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After its disastrous Exynos 5 Octa, Samsung may have lost Apple's A7 contract to TSMC - Page 2

post #41 of 366
Quote:
Originally Posted by dasanman69 View Post

It's not really overnight because there are very few apps that will take advantage of the processor.

All of Apple's apps will be, for starters.

At the other end of the spectrum, even my app will be, before the end of the year.
post #42 of 366

The argument about Qualcomm chips being used in Samsung in North America is uninformed - they are used because Qualcomm has a monopoly on the cellular baseband chips required for several of the carriers in North America, and it is better power to use Qualcomm's all-in-one than to use Qualcomm's baseband only chip with Samsung's Exynos. Several companies have done this, including Samsung's S3, so nothing new to see here.

post #43 of 366

Thank you, DED.

 

What I do not understand, is why an website with great jornalists that do great and well thought articles (like this one) can destroy it's own reputation by publishing rumours from digitimes and everything that was being said by analysts.

 

Please AI, stop that. Invest more on these editorials that create great content.

 

Aspire to be more like Anandtech (with focus on Apple) and less like Engadget, Cnet or Mac rumours. Put a little of The Verge in your website. Create a loyal and informed base, the masses (the ones that matter, not the trash) will come.

 

Apple is the only one truly innovating since 98. In fact, they are the most important company (regarded innovation) since they were created. Fantastic. **** you Samsung with your yakuza-wannabees and absolutly retarded S4 buyers (factual. Ignorant people).

post #44 of 366
Quote:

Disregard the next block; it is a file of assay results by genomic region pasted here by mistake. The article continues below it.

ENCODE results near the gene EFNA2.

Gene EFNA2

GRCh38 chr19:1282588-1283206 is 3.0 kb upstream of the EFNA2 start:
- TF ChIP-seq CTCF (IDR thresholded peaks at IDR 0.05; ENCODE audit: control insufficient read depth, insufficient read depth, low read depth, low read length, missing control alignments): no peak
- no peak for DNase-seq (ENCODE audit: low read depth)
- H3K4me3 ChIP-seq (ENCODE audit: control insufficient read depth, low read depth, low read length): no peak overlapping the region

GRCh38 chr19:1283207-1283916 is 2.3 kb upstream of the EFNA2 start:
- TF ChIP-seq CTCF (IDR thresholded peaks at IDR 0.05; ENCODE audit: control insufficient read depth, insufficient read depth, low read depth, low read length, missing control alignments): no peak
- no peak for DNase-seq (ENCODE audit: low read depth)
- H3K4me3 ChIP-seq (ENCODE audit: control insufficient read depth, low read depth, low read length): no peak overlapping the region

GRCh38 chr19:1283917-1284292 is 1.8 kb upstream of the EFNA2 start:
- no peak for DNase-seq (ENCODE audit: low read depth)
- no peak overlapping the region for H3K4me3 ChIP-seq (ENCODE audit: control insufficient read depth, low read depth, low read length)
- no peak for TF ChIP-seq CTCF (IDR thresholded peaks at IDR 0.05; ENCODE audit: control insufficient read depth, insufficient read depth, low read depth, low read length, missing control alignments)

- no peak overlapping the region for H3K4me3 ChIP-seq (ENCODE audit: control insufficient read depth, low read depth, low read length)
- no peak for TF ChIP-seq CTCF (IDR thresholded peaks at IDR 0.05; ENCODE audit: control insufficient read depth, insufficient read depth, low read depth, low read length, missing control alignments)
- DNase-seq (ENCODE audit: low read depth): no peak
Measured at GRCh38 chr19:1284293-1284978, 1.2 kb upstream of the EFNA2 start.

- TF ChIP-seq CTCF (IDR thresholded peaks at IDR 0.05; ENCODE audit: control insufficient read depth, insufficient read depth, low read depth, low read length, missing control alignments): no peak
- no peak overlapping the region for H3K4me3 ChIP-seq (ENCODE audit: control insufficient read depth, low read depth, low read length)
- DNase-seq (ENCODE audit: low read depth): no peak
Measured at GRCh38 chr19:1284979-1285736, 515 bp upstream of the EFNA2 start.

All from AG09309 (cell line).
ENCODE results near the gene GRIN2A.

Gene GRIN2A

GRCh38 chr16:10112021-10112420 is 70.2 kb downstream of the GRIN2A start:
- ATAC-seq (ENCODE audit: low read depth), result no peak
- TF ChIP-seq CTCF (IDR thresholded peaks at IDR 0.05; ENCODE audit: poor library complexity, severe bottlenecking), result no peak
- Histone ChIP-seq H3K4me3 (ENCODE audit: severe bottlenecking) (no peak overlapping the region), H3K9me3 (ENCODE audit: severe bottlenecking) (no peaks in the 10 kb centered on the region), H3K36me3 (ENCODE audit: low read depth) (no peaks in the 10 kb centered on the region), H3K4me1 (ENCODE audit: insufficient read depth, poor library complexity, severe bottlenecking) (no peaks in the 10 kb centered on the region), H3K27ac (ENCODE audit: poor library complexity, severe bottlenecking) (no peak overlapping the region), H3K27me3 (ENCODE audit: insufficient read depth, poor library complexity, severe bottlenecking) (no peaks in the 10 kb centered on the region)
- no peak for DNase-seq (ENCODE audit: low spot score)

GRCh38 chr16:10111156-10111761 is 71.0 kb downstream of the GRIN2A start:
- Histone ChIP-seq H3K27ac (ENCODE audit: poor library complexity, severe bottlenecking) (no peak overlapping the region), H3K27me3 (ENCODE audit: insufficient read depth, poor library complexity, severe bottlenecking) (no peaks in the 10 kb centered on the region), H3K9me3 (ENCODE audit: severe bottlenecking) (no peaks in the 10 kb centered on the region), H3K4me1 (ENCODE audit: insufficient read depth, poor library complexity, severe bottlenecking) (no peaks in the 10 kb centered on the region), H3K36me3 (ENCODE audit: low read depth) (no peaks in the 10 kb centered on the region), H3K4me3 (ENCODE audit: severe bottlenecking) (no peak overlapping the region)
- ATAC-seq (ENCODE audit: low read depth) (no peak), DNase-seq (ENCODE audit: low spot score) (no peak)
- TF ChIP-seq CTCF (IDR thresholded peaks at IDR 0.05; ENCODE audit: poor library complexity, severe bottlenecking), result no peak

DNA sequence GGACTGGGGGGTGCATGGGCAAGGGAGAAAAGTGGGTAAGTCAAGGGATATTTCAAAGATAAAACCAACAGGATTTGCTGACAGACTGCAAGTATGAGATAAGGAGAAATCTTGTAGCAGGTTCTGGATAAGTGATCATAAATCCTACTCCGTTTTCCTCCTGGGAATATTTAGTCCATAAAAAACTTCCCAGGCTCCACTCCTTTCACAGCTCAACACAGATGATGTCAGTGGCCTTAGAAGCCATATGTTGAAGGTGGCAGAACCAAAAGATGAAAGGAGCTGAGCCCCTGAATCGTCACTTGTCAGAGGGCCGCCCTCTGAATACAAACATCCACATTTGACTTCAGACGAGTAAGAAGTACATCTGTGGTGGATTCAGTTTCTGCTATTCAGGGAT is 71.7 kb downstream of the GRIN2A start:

Originally Posted by pedromartins View Post
 

Thank you, DED.

 

What I do not understand, is why an website with great jornalists that do great and well thought articles (like is one) can destroy it's own reputation by publishing rumours from digitimes and everything that was being said by analysts.

 

Please AI, stop that. Invest more on these editorials that create great content.

 

Aspire to be more like Anandtech (with focus on Apple) and less like Engadget, Cnet or Mac rumours. Put a little of The Verge in your website. Create a loyal and informed base, the masses (the ones that matter, not the trash) will come.

 

Apple is the only one truly innovating since 98. In fact, they are the most important company (regarded innovation) since they were created. Fantastic. **** you Samsung with your yakuza-wannabees and absolutly retarded S4 buyers (factual. Ignorant people).

edited to be more accurate - I see appleinsider as the opposite Anandtech - good for news and business insights, not so good on technical details. Stick to what you're good at and don't try to throw in tech details you don't really understand.

post #45 of 366
Quote:
Originally Posted by Random Chaos View Post
 

The argument about Qualcomm chips being used in Samsung in North America is uninformed - they are used because Qualcomm has a monopoly on the cellular baseband chips required for several of the carriers in North America, and it is better power to use Qualcomm's all-in-one than to use Qualcomm's baseband only chip with Samsung's Exynos. Several companies have done this, including Samsung's S3, so nothing new to see here.

They are used for a variaty of reasons.

 

The most important is that exynos sucks and is murdered in quality/price/drivers/support/benchmarks(real world, fair benchmarks) by qualcomm and Apple's SOC.

 

Then you have the LTE argument.

 

Basically Samsung is embarassing at anything related to engineering and software.

It's just a company that has criminals on charge with the media and south korea on their pockets that happens to be great at manufacturing and shameful about laws and respect.

 

A company that should be exterminated or a necessary evil... that's the question.

post #46 of 366
Quote:
Originally Posted by pmz View Post

"Anyone who thinks they know any of this better than Apple is either wrong or wasting their lives if they are not already generating billions of dollars in value with their grand expertise. Anyone who thinks they know any of this better than Apple is either wrong or wasting their lives if they are not already generating billions of dollars in value with their grand expertise."